The year 2023 is just three months old but two names that have had much impact on Nigerians in such a short time are those of Godwin Emefiele, the Governor of the Central Bank of Nigeria, CBN, and Mahmood Yakubu, the Chairman of the Independent National Electoral Commission, INEC. Emefiele and Yakubu, within a very short period of time, have etched their names unto the subconsciousness of many Nigerians. Some sleep and dream of the duo, particularly the CBN governor.
The two Nigerians, though not of the same ethnic stock, have impacted the lives of the average Nigerian due to their policies and how they have conducted the functions of their offices in the last three months. While Emefiele is from Ika South Local Government Area of Delta State, Yakubu is from Bauchi State. Though born nine months apart, with Emefiele claiming the bragging rights to seniority, both have come a long way in service to their fatherland and are at the peak of their respective careers.
Emefiele, as a young child, chose the banking world as a field after his heart and pursued it diligently. Yakubu, on the other hand, fell in love with the study of history, and his path was cut early for him to become a teacher, albeit a history teacher. He attended Teachers’ College, Toro, Bauchi State, and from there, proceeded to the University of Sokoto, now Usmanu Danfodiyo University on a federal government scholarship. A lucky child, his master’s degree programme at Cambridge University in the United Kingdom was also on the Cambridge Commonwealth Trust Scholarship. Again, his Ph.D. at the University of Oxford was also on the same Commonwealth Scholarship, and with it, he obtained his Doctor of Philosophy degree in History in 1991. Today, Yakubu is no longer teaching graduate students the History of Nigeria and that of the whole world within the four walls of a university, but presiding over the conduct of elections in Nigeria.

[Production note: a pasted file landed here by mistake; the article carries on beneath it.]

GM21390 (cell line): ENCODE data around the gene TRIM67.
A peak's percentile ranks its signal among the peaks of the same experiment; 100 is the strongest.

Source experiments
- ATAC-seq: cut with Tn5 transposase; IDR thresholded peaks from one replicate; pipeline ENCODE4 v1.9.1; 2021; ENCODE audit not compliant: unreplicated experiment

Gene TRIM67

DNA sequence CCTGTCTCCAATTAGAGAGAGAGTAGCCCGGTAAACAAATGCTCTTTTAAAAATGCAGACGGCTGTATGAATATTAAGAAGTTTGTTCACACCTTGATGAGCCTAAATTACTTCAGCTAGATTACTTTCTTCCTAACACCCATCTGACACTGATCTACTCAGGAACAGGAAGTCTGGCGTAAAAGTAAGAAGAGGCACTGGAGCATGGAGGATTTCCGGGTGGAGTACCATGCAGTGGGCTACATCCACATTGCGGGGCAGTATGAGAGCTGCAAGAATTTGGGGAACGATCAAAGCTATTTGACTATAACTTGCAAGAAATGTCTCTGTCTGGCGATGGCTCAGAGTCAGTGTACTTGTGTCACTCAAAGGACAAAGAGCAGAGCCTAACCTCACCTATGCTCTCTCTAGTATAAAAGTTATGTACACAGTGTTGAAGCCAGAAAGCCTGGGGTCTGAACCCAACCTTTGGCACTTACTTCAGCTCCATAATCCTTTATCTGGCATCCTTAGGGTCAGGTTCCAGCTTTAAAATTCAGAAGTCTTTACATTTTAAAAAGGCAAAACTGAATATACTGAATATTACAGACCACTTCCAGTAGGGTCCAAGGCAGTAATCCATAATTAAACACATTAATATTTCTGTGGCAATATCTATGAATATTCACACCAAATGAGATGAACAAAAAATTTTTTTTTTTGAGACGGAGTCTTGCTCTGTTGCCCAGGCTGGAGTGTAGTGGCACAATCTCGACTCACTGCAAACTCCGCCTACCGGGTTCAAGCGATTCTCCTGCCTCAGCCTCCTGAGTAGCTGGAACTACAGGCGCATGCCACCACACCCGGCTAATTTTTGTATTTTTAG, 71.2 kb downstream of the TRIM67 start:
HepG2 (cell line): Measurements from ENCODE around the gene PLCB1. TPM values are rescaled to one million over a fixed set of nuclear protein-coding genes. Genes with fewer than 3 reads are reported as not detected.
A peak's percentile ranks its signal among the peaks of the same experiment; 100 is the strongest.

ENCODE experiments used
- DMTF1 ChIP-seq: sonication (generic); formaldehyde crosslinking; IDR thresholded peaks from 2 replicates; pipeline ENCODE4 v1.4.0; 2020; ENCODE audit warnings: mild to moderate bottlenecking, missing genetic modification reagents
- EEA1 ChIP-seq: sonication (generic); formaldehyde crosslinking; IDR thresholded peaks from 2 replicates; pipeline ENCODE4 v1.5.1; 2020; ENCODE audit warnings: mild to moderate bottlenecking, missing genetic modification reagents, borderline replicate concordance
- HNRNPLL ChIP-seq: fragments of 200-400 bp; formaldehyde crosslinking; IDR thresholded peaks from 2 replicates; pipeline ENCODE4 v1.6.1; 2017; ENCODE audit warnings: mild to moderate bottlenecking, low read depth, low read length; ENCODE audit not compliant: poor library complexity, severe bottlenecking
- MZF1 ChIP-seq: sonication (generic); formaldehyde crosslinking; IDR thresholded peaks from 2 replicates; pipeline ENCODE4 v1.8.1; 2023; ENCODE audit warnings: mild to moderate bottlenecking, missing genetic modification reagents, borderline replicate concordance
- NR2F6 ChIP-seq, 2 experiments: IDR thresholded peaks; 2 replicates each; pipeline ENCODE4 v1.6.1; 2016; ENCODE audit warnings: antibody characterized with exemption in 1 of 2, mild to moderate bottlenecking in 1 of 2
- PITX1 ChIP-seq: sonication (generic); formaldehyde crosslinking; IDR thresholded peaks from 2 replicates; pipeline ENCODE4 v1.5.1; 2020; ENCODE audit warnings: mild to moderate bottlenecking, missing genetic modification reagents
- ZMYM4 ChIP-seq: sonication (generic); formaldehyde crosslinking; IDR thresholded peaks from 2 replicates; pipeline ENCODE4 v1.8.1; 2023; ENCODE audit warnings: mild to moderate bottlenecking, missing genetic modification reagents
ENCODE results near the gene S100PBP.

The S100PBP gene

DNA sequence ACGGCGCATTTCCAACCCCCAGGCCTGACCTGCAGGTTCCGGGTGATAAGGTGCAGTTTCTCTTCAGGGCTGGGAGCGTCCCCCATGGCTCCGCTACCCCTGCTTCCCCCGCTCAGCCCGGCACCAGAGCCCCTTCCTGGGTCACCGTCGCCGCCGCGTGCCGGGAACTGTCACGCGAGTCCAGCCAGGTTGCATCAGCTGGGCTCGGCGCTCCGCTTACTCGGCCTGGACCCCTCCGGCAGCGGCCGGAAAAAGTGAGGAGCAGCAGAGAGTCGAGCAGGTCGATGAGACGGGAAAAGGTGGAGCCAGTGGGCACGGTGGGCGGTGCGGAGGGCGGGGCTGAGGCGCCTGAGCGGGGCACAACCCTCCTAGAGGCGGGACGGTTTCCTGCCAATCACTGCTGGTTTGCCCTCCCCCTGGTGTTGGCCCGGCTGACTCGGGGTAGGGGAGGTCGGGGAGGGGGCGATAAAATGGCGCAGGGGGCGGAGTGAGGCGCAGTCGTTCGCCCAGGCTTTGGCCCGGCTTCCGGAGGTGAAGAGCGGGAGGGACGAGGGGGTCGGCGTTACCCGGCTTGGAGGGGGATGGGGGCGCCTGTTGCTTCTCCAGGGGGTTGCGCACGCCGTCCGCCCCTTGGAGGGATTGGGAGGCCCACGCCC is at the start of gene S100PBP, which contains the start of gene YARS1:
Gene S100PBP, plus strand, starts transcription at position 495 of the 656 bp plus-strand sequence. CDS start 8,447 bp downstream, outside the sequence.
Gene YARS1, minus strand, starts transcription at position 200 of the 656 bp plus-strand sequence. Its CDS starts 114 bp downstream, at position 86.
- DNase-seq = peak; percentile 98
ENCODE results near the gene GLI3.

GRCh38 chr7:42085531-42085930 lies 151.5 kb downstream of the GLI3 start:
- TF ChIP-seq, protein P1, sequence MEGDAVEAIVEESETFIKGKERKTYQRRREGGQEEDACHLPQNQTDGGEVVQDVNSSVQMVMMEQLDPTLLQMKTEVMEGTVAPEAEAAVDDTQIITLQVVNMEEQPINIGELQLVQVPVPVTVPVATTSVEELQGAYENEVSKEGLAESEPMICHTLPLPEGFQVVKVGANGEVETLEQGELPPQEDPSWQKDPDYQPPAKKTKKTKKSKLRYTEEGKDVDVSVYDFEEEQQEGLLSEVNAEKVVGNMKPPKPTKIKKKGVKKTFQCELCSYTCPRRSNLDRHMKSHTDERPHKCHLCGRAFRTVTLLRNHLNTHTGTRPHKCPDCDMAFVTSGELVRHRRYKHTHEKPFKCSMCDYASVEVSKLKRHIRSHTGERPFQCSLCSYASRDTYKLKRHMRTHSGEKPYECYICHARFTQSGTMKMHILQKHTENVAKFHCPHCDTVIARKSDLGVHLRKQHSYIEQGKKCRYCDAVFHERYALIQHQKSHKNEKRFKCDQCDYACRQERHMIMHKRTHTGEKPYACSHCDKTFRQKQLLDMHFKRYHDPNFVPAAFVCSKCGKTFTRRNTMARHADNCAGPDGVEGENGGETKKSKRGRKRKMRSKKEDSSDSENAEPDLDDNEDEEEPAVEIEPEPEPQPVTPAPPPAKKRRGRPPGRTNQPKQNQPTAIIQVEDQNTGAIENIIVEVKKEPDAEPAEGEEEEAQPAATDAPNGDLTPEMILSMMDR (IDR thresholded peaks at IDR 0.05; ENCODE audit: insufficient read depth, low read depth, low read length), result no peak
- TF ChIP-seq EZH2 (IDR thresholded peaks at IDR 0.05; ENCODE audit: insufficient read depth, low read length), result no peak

Emefiele, on the other hand, though from Delta State, grew up in Lagos and could be regarded as a Lagos boy. He attended Government Primary School, Victoria Island, a school that was formerly known as Ansar-ud-deen Primary School, Igbosere, Lagos. His secondary education was at Maryland Comprehensive Secondary School, Maryland, Lagos, before proceeding to the University of Nigeria, Nsukka, for his Bachelor’s Degree in Banking and Finance in 1984 and a Master’s Degree (MBA) in Finance, winning the Best Graduating student Award in 1986. A former managing director at Zenith Bank, Emefiele now calls the shot at the Central Bank of Nigeria, where he manages the nation’s economy.
He, alongside his principal, Muhammadu Buhari, embarked on a naira redesign policy late last year that has left a lasting impression on Nigerians. In fact, many are still trying to cope with the policy. Under the policy, Nigerians were given less than two months to swap their old notes with new ones. By January 31st this year, the old notes of N200, N500, and N1,000 ceased to be legal tender in the country. The Minister of Finance, Hajia Zainab Ahmed heard of the policy like any other Nigerian – on the radio and television. Perhaps, it was one of the best-kept secrets in the country. She wanted to raise dust but was told that Emefiele and to a large extent, the CBN, do not report to her office and that if she is in doubt of who is in charge of managing monetary policy in the country, she should get across to her principal – the President. She got the message and kept her cool.